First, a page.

Obviously if there was a large amount of work to do and you asked the team to commit, they can’t commit to earlier than a sprint length.  But – if we’re done, we’ll ship – why wait?

And then it didn’t work…
Fast forward to a new organisation.  We have some work to complete.  We have a ship date.  So we discuss and using the previous pattern from my tool set I suggest – if we’re ready we’ll ship.  If we’re not, we won’t.  Somehow this was interpreted down the lines as: we are going to change the sprint length to 1 week and people will deliver by the deadline or else.

What was the simple “if we’re ready we do it, if we’re not, we don’t” turned into an angsty changing the sprint cadence rush to complete.  But that was the organisation’s interpretation of what was, for me, a clear and obvious way of working.

Which made me think
When going into a new organisation – go back to basics.  Say no to all the broken rules – until you know which ones you can safely break without someone abusing the situation.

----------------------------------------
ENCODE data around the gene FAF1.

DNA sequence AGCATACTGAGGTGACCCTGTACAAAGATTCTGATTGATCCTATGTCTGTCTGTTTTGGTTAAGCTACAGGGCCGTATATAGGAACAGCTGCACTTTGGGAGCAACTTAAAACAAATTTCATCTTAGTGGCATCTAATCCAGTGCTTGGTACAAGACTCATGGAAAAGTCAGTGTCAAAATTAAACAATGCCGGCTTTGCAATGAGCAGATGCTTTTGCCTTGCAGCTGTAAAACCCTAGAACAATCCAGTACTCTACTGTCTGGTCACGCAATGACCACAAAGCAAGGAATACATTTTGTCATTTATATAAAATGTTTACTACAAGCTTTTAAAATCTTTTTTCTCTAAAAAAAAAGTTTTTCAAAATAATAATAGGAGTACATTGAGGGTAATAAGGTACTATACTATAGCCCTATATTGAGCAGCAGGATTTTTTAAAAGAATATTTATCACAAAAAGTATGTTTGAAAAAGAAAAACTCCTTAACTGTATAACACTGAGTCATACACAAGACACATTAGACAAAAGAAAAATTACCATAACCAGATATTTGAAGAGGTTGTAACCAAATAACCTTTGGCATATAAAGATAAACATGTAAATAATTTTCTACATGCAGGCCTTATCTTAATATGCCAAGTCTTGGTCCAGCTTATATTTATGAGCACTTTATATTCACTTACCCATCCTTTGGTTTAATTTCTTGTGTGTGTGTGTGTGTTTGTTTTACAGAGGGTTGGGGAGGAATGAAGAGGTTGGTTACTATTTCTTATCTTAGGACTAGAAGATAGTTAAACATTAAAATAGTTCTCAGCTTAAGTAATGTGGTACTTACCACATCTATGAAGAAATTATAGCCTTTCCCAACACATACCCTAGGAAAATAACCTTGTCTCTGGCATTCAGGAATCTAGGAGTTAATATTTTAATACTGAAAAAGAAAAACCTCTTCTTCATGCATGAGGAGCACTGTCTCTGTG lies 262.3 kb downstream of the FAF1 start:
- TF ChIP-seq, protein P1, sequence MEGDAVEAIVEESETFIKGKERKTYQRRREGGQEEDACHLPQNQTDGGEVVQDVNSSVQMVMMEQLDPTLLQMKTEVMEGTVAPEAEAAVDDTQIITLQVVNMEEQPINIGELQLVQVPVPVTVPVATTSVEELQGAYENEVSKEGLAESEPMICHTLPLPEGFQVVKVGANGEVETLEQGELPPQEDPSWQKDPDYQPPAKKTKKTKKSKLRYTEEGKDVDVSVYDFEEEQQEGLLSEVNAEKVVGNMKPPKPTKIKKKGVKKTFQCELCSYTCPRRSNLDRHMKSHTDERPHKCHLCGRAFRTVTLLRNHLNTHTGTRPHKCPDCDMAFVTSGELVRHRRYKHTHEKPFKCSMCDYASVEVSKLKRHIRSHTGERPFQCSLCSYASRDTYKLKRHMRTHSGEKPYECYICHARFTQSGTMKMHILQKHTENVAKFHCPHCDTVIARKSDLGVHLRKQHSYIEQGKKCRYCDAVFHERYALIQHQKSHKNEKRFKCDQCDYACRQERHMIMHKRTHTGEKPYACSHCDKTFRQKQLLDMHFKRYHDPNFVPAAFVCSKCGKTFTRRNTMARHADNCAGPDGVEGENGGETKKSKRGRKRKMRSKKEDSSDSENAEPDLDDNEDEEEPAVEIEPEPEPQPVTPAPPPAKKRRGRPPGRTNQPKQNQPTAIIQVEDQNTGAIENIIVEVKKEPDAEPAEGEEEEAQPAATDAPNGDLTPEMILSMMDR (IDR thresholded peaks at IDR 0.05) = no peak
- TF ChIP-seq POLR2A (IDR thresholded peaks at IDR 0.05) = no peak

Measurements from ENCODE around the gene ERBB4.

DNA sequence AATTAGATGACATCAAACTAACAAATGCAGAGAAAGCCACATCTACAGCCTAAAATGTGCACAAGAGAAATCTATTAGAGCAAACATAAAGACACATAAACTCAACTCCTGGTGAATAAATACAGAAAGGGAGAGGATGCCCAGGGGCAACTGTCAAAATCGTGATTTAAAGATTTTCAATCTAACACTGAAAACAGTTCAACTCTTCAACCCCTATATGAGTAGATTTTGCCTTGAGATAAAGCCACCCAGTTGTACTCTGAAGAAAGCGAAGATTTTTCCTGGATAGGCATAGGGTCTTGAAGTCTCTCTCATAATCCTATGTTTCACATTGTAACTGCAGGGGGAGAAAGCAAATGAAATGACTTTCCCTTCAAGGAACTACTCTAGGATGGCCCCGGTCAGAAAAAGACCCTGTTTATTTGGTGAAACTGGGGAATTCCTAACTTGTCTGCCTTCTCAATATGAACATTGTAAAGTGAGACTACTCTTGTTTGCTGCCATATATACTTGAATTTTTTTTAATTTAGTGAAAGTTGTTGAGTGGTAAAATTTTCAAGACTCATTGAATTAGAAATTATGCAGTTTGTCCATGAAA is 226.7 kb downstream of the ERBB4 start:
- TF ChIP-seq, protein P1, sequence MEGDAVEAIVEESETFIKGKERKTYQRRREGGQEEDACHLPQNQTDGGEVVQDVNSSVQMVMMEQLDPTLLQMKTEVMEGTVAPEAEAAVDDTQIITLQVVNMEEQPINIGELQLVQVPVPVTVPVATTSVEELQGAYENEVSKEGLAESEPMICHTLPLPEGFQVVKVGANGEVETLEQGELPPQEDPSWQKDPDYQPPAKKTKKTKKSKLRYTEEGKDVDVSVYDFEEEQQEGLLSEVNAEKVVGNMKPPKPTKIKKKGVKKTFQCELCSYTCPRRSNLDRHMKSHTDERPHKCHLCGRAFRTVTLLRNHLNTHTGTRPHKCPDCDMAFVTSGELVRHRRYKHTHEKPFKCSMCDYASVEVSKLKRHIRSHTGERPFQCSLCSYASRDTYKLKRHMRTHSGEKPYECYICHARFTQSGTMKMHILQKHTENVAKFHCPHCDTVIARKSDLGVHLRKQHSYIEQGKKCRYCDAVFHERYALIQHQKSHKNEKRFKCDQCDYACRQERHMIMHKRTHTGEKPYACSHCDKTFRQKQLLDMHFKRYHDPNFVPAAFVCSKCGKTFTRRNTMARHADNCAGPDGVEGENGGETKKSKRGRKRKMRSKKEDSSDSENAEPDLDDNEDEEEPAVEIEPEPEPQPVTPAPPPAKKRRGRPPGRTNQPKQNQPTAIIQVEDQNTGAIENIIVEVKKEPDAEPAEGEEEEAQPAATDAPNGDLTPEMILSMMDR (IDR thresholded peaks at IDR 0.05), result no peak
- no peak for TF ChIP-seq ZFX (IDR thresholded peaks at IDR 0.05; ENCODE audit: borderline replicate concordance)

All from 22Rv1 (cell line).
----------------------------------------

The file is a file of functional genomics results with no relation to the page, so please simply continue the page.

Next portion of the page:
Another example: Velocity
For several years I had been using velocity and planning stories in a reasonably reliable fashion. The teams I had worked with weren’t highly passionate about velocity but were focused on the work at hand and usually knew what the next sprint or two held and were willing to push their capacity to try and achieve more points in a sustainable way.  The combination of measurement (to aid planning – and replanning every sprint) with knowing what you’re doing for the short term helped ensure that the team was both productive and reasonably predictable.  This was great for building trust with stakeholders who had legitimate concerns about delivery in the past and it also enabled us to go a faster.

And then it felt pointless…